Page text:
Enable Application Insights On Your Azure WordPress Site ~REPACK~
Drupal uses themes to change the look and feel of your web application. Microsoft Azure offers Visual Studio Application Insights service which allows you to get key application telemetry data out of the box, including usage and requests for PHP applications. In this blog post you will learn how to enable Application insights service in your Drupal web application.
Enable Application Insights on your Azure WordPress site
Application insights give you telemetry on how people use your application lets you focus on the scenarios that are most important to your target audience. You can gain insights into the goals that they find easier or more difficult to achieve. Application Insights provides two levels of usage tracking:
To enable the application monitoring through PowerShell, only the underlying application settings must be changed. The following sample enables application monitoring for a website called AppMonitoredSite in the resource group AppMonitoredRG. It configures data to be sent to the 012345678-abcd-ef01-2345-6789abcd instrumentation key.
In order to enable Application Insights for a web application, select it from the left pane. You will then have to sign to Azure. If you simply click the blue Add Application Insights button, a new instance of Application Insights will get created into a resource group named ApplicationInsights and it will be named after the IIS web site name. You probably want to name the objects yourself for clarity sake and respect of your corporate naming convention. In order to do this, your first need to select New Application Insights resource and then click the Configure settings link:
This will then configure your web site/application by modifying the web.config of the application and adding the Application Insights DLLs in the bin directory. You will then be asked to restart IIS to complete the setup process.
With Application Insights, you can test the availability of any endpoint that is available over the internet. By setting up web tests, you can simulate web requests into your website or web application from around the world.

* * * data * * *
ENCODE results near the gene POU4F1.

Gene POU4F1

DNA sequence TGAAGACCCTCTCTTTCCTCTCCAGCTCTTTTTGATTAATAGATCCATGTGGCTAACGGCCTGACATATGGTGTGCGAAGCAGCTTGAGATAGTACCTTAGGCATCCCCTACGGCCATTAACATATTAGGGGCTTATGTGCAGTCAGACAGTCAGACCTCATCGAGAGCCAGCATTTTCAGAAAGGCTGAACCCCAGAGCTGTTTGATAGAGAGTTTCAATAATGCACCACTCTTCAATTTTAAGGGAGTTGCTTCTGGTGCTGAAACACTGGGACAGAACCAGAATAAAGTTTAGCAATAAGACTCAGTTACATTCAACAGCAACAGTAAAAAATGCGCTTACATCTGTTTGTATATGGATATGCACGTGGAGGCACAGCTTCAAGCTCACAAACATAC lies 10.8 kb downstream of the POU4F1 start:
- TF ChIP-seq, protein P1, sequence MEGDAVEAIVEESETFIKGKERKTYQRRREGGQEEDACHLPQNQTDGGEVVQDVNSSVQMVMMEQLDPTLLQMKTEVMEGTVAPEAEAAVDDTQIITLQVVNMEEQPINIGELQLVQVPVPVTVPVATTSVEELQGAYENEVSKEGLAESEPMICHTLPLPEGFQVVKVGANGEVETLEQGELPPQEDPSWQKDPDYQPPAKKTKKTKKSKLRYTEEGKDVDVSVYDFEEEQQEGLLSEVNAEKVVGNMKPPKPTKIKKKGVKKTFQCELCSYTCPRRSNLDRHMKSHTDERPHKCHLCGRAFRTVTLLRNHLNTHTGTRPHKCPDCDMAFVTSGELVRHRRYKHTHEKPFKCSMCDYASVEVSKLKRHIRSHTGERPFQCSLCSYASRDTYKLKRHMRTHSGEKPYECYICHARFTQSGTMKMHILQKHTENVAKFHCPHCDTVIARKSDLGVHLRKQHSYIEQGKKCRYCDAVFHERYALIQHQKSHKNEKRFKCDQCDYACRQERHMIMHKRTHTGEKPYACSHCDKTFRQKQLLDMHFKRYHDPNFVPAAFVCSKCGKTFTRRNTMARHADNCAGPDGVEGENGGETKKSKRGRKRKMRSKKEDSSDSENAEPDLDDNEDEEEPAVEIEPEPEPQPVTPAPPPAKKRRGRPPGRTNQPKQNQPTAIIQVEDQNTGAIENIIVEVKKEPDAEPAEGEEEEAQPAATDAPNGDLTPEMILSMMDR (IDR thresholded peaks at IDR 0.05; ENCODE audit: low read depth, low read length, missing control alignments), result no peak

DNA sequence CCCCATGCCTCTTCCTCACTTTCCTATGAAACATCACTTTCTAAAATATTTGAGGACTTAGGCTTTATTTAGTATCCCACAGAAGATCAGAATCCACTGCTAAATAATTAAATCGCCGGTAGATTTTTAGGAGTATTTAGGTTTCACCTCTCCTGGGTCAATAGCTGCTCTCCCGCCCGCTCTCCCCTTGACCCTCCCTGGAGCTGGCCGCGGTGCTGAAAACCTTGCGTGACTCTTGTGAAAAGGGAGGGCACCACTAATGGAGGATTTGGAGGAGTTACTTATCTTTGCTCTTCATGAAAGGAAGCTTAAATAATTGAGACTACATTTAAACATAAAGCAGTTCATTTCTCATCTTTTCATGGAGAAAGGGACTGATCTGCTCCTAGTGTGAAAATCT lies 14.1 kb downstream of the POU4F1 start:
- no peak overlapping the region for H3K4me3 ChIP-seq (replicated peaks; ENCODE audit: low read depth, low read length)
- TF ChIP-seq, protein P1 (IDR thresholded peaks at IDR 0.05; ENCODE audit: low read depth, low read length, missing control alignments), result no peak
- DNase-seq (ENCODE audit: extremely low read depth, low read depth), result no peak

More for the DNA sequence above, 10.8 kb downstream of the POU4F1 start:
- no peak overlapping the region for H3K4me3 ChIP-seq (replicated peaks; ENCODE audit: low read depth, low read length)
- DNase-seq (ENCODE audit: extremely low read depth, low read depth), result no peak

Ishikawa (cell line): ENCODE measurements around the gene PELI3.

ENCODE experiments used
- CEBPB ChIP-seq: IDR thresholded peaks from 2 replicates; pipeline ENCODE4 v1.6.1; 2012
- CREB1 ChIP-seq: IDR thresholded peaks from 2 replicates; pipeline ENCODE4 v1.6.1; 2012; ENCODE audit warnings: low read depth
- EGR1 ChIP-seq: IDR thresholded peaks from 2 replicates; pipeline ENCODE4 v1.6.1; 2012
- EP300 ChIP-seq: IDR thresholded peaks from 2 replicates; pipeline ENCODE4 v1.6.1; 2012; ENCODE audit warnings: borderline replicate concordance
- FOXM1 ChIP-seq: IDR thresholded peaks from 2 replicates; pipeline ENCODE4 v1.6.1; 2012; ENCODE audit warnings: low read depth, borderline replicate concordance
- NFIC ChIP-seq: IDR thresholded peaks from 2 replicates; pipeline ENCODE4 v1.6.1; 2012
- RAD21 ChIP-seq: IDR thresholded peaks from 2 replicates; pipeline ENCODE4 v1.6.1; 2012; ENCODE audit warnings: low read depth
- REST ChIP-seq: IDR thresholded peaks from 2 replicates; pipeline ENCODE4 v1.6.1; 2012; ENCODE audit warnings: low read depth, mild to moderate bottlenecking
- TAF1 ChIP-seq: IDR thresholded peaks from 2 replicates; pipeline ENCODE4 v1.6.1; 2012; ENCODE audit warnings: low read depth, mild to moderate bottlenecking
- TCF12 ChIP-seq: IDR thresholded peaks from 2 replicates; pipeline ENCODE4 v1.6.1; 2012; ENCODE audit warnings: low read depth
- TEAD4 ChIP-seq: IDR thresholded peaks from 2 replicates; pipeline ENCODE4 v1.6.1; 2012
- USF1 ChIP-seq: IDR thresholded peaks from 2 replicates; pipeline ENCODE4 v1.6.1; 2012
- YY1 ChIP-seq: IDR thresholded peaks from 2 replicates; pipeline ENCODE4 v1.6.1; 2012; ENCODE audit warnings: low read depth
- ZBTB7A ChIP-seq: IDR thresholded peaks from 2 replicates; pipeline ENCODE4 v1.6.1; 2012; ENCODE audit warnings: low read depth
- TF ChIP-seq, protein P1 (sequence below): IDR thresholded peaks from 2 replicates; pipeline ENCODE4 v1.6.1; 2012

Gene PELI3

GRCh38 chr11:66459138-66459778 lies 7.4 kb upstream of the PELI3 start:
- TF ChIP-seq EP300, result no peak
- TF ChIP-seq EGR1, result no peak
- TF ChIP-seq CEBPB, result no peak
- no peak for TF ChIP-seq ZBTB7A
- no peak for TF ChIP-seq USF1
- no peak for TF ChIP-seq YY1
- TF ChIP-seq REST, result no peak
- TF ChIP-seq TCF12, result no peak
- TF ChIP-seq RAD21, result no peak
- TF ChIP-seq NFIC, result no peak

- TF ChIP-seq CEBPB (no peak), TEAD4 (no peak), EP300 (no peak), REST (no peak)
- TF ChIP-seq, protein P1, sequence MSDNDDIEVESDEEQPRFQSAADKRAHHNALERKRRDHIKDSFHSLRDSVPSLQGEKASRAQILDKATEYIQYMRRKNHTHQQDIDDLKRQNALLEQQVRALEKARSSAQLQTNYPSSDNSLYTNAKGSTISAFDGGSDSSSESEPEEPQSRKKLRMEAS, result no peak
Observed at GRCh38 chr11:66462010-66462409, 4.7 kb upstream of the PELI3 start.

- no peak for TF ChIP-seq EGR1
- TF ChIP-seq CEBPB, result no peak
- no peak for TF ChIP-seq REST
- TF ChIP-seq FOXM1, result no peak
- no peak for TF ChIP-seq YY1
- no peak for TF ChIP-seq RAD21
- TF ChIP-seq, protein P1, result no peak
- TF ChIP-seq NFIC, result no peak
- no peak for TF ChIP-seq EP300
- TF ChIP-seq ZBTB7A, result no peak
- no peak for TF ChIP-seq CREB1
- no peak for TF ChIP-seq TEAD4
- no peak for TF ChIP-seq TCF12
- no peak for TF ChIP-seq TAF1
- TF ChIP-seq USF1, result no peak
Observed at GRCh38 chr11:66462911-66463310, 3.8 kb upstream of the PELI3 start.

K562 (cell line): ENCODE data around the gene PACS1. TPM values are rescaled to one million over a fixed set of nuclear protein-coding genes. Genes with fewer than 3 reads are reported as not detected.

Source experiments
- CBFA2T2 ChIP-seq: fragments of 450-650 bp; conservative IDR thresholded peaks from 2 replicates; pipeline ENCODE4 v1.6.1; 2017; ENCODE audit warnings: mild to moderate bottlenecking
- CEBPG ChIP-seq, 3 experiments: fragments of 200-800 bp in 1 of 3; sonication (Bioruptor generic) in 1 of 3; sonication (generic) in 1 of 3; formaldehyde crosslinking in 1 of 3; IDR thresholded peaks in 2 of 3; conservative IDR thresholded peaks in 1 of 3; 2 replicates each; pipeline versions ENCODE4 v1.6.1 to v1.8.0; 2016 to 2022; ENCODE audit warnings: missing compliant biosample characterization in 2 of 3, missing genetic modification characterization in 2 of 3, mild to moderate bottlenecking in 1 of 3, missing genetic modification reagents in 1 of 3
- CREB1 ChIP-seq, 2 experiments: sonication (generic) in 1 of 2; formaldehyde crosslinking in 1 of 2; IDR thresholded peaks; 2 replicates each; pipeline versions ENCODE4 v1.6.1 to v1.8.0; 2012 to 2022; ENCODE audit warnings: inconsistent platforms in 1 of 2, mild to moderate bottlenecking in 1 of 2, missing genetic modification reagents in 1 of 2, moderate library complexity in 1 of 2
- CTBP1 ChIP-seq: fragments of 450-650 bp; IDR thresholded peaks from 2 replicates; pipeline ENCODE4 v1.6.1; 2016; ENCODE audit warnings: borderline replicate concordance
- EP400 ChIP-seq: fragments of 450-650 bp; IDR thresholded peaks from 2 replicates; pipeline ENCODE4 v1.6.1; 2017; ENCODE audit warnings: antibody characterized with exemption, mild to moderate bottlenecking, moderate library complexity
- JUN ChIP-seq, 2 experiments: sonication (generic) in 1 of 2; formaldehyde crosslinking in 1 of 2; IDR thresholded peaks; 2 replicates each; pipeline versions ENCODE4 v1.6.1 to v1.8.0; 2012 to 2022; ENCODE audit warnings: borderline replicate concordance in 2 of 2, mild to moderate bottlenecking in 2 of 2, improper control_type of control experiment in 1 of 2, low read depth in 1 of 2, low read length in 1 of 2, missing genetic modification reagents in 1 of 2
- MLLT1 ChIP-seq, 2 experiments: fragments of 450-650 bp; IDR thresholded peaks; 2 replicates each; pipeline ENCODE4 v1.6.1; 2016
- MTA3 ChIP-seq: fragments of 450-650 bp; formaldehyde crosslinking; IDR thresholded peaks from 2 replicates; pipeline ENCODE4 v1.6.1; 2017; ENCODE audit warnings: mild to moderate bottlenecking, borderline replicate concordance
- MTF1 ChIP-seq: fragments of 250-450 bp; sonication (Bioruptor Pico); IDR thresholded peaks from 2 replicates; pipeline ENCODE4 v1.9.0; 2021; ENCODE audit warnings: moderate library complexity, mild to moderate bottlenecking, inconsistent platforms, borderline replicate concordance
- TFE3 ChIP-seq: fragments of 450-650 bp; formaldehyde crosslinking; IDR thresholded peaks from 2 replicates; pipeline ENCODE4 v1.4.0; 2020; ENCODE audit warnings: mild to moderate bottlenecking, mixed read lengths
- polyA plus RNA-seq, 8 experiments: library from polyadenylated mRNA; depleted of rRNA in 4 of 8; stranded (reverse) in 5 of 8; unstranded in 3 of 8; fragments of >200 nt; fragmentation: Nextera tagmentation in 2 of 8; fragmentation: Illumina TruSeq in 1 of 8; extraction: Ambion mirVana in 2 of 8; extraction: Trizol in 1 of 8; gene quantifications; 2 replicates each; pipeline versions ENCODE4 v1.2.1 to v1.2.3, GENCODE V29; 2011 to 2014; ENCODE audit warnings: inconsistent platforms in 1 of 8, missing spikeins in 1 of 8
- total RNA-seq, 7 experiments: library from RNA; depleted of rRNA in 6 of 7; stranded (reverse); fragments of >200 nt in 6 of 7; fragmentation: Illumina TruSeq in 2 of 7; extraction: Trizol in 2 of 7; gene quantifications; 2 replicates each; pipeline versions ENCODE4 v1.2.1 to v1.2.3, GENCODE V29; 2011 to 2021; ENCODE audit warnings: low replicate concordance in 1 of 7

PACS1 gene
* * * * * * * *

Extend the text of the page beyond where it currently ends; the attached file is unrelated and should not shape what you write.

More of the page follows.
To start configuring the web test, enter a descriptive name as the Test name. The Test type defaults to URL ping test but as you can see in the figure below the Multi-Step test is also available. Next, enter the URL to test with this web test. The URL must accessible on the public internet. It can also include query strings and it will follow up to 10 redirects. For illustration purposes I have entered Microsoft.com but for your test you would enter the URL of the website or web application you wish to test.
The main point of performing Availability tests is to be able to simulate calls into your web applications from around the world. Clicking the Test Locations button will cause the Test Locations blade to appear. The location of San Antonio, Texas will be selected by default. There are 16 locations available in total. They can be selected individually (for example, you may wish to create a test for all points within the U.S.) or you can choose them all using the Select/Deselect All check box at the top. Microsoft advises clicking more than one location so you distinguish between website and network issues. Once you have made your selection, click OK to close the blade.